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UPDATE July 6, 2017 20:04 CEST: Microsoft has confirmed the 2017 layoffs, which will affect about 3,000 employees as the company restructures its sales-units to focus even more on growing its cloud-business.

Amid reports of thousands of layoffs, Microsoft detailed a restructure within its sales and marketing teams. Reports from Reuters confirm that the reshuffle will affect employees under executive vice presidents Judson Althoff and Jean-Phillipe Courtois, as well as chief marketing officer Chris Capossela.

All three sent memos to their teams detailing the structure of the redesign. The new strategy will allow for a closer focus on the company’s accelerating cloud business, and a merger of its SME and enterprise customers unit.

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Speaking to Reuters, a Microsoft spokesperson simply commented, “Microsoft is implementing changes to better serve our customers and partners”.

Potential Layoffs

Despite reports from TechCrunch, the memo did not mention layoffs. Such a re-focus is expected to result in the loss of thousands of jobs, and will likely be the biggest hit to these divisions in many years.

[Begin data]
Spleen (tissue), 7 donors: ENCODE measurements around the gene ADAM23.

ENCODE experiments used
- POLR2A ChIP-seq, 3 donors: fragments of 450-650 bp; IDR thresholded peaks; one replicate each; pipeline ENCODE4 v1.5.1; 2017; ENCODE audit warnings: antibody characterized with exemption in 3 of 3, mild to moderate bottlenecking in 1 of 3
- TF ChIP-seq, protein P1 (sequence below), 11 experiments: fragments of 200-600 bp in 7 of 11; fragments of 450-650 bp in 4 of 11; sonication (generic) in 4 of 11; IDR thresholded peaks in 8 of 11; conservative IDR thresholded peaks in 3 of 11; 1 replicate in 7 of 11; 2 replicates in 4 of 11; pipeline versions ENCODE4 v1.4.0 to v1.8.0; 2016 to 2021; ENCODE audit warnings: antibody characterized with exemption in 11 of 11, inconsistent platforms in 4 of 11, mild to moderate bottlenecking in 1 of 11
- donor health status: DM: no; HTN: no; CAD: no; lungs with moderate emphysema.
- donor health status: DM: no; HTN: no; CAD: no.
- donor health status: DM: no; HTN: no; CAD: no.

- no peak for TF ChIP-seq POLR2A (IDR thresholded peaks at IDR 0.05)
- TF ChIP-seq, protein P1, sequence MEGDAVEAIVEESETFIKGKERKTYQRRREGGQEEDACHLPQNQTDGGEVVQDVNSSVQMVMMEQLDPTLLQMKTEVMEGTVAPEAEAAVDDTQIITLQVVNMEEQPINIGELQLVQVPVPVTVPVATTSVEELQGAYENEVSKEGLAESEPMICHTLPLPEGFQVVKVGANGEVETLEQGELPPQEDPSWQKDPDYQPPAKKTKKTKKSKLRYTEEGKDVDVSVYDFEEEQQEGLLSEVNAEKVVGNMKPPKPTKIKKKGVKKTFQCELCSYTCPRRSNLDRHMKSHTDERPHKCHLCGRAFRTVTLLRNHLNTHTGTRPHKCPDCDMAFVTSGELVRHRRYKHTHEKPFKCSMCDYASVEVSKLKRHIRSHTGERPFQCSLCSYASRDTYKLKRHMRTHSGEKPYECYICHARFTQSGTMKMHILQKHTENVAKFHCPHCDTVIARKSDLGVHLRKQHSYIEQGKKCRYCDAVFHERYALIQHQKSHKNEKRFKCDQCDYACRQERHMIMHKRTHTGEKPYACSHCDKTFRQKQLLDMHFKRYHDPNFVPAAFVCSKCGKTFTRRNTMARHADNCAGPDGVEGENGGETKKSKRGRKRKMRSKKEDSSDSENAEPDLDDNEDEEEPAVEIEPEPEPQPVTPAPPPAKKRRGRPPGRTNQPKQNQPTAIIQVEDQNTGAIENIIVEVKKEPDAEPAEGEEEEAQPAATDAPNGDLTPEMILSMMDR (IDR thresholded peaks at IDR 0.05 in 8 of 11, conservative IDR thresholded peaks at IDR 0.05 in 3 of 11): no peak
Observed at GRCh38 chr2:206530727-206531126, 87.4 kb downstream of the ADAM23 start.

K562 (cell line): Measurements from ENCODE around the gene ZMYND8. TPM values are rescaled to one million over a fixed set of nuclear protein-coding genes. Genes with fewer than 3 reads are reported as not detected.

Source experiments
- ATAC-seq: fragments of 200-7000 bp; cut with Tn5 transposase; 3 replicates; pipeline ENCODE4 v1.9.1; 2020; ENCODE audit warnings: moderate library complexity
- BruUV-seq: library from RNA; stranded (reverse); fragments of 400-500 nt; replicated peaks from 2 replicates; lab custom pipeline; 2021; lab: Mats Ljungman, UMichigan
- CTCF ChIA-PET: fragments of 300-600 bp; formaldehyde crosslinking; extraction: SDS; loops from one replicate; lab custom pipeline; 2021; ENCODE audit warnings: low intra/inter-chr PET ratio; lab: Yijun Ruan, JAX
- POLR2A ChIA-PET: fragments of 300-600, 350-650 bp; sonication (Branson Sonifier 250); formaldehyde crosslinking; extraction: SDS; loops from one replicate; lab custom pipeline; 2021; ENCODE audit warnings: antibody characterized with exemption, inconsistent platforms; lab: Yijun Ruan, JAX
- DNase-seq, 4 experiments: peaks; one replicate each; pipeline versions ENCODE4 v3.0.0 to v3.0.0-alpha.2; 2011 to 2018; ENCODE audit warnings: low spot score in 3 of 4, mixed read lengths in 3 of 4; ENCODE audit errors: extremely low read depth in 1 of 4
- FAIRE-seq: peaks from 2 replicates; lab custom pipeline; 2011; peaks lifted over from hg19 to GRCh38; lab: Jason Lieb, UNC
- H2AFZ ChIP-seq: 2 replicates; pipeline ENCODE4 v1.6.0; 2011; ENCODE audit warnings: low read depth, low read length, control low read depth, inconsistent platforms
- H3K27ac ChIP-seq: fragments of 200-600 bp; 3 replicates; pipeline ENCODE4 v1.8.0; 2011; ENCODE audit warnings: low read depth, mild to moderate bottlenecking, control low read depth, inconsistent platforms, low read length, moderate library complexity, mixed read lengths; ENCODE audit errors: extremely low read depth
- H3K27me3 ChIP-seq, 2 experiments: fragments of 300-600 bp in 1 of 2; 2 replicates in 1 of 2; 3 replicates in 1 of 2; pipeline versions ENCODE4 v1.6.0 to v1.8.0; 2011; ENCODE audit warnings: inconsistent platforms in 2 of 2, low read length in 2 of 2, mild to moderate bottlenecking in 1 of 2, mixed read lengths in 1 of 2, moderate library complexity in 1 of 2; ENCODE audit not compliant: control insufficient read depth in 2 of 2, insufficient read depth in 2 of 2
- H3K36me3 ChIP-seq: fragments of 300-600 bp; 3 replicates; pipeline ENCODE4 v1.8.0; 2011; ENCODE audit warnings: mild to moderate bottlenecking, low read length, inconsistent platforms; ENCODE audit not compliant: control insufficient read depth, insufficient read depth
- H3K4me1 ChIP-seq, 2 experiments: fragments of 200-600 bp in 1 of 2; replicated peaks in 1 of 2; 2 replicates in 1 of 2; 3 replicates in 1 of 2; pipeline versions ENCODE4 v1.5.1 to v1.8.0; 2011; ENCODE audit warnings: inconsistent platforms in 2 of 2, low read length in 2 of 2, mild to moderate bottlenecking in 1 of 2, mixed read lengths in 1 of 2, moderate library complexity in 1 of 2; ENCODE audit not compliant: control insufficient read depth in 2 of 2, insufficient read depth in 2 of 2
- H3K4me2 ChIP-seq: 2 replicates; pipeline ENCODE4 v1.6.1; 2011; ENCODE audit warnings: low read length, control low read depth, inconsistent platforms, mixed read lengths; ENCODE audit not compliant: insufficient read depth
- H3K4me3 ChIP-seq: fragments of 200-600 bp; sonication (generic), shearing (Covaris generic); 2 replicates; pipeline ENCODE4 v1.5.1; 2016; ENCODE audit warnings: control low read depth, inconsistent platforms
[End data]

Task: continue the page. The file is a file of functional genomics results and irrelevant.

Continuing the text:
The cuts will allegedly impact thousands of employees across the world. July is usually the month for such announcements, before the end of the company’s fiscal year, where it announces employee headcounts.

Last year, Microsoft announced it would cut 2,850 jobs across the board, while 2015 held the announcement of 7,800 losses in its phone division. We probably won’t find out a specific number until an official statement, but it does seem the company has been planning this for a while.

We probably won’t find out a specific number for this round until an official statement, but it looks like the company has been planning this for a while. Althoff and Courtois are both new leadership in the division, the former fully behind a cloud push.

The changes should reduce the costs of selling cloud services and more focus Microsoft’s efforts. Reports from Business Insider suggest a closer focus on specific industries, including education, retail, health, manufacturing, and financial services.

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